Most nonprofit leaders intuitively understand this universal and timeless insight. Many hands make light work. There is strength in numbers.
Translating that knowledge into action is an entirely different thing.

Too many charities are dependent on too few. Too few revenue streams and too few individual donors don't make for long-term sustainability.


Enter Monthly Engaged Giving, MEG. She's the fundraising methodology based on enduring wisdom.


Many together.

November 22, 2011
Spray and Pray

It's the practice of mailing thousands of donation solicitations and requesting favor from the Big Man.
For colleges, universities and nonprofits of all kinds, it's a long common way.
But today is a different day.  It's time to make new hay.
MEG, you say. She can.

October 25, 2011
The Big Orange Splot

It’s the endearing title of Daniel Manus Pinkwater’s classic 1977 children’s book. Monthly Engaged Giving, or MEG, as she prefers to be called, loves to read. This book is one of her favorites.
Pinkwater’s protagonist, Mr. Plumbean lives on a very ordinary street where all the houses look the same. That is, until a seagull drops a can of orange paint on Mr. Plumbean’s roof. The resulting splot draws unfavorable attention from the vanilla loving neighbors. They implore him to paint over it.
At first, he plans to do just that, but then Mr. Plumbean finds inspiration. He gets all colors of paints. Before long his house has stripes, more splots and pictures of elephants, lions, pretty girls and steamshovels. Mr. Plumbean even builds a clock tower on his roof and adds vegetation and a real alligator to his front yard.
When the neighbors initially shout their disapproval, Mr. Plumbean says, “My house is me and I am it. My house is where I like to be and it looks like all my dreams.”
Over time, one after another, his neighbors share lemonade and late night conversation with Mr. Plumbean.  And, they too are inspired to build their dreams. Before long, each house on the street is unique, a castle, a red and yellow ship, a hot air balloon and so on.
There’s a powerful message here. And it’s not just for kids. Organizations of all kinds, including nonprofit fundraising teams, fall into the trap of sameness. The same ideas and methods are used and recycled until ordinary is everywhere.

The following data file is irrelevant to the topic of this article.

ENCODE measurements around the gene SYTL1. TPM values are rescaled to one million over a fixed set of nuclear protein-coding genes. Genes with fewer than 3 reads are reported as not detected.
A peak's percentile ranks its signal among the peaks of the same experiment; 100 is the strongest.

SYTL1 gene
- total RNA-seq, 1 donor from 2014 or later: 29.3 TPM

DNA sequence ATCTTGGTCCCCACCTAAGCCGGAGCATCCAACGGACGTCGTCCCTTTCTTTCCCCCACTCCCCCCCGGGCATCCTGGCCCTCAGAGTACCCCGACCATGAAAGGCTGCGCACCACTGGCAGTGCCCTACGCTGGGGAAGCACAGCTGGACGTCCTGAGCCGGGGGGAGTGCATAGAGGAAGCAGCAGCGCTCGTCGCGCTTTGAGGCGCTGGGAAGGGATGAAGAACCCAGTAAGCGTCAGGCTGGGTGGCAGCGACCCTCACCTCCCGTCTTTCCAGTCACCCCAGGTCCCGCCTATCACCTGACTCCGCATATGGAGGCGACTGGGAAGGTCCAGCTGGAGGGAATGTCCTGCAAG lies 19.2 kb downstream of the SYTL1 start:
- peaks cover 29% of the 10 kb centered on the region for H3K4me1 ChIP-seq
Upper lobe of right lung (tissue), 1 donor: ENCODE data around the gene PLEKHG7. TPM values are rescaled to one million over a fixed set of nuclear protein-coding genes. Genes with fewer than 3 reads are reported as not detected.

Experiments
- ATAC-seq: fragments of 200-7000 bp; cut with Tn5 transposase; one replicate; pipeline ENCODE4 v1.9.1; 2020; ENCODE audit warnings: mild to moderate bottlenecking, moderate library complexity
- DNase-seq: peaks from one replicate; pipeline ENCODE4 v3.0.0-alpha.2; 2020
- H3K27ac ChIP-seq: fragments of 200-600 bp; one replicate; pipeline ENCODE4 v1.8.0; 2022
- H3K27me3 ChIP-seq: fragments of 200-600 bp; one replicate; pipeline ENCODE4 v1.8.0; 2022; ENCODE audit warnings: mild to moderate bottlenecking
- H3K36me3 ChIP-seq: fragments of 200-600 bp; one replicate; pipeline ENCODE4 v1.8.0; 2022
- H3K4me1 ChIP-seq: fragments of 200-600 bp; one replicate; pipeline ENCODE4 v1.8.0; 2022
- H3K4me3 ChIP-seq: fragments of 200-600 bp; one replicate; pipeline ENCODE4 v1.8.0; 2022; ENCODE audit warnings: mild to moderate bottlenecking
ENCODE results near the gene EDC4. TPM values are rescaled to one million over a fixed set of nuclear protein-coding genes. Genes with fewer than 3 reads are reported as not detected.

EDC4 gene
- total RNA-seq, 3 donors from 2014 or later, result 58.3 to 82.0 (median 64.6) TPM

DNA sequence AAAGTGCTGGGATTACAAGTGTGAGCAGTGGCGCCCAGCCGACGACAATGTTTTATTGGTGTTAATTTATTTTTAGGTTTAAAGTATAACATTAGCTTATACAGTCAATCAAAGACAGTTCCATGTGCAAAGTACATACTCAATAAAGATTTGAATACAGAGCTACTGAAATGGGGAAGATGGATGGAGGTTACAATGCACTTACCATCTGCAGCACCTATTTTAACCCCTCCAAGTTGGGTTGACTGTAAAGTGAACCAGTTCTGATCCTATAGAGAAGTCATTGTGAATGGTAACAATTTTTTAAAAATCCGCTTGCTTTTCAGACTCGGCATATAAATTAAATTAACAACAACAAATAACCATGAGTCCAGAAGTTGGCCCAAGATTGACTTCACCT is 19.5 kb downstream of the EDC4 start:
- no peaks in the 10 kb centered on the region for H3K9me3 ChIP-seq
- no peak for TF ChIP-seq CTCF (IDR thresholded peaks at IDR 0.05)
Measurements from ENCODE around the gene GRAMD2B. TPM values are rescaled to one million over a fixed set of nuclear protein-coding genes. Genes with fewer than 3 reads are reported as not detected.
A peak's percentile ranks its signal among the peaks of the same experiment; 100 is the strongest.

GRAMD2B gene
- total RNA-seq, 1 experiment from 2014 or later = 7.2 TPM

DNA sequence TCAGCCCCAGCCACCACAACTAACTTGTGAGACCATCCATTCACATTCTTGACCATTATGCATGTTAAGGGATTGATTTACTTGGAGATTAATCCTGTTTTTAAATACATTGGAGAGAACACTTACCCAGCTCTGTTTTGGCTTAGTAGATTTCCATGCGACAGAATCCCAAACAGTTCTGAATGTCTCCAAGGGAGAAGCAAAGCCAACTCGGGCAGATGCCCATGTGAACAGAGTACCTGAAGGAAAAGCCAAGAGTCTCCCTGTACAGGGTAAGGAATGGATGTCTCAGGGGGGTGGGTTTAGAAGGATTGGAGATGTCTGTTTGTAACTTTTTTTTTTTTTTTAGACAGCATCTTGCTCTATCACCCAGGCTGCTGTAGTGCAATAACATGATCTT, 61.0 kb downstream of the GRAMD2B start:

The most successful fundraising nonprofits are often the ones that figure out how to tell their stories in a distinctive, memorable and effective voice.
Yes, MEG is a transformative individual donor fundraising methodology. Perhaps most importantly though, MEG is individually custom crafted for you to tell and sell your organization’s story. Each Monthly Engaged Giving program includes the development of a one of a kind program brand name, tagline and logo. It’s your voice, exclusively.
At the end of the day, as you talk with your supporters and appeal to prospective contributors, wouldn’t you like to say, “Our house is us and we are it. Our house is where we like to be, and it looks like all our dreams.”?

October 28, 2011
The Valley of Smiles

Stories connect us. They capture our attention. They teach us. They inspire us to action. Few things capture our hearts and minds like great stories.
Nonprofits with fundraising success year after year seem to understand this. They have a knack for sharing the stories that capture the essence of how they make a difference for people and for the world. Extraordinarily blessed organizations take it a step further. They combine great storytelling with systems and tactics that continually engage their supporters. Their processes facilitate automatic giving and nurture planned givers. It's inertia for good.
Not easy. Some would even argue that it's the perfect intersection of fundraising art and science.
Imagine an individual donor fundraising methodology that allowed every cause to find that intersection. That's a story we'd all love to experience.
What would it look like?
Come to the Valley of Smiles
It's MEG, Monthly Engaged Giving, in action.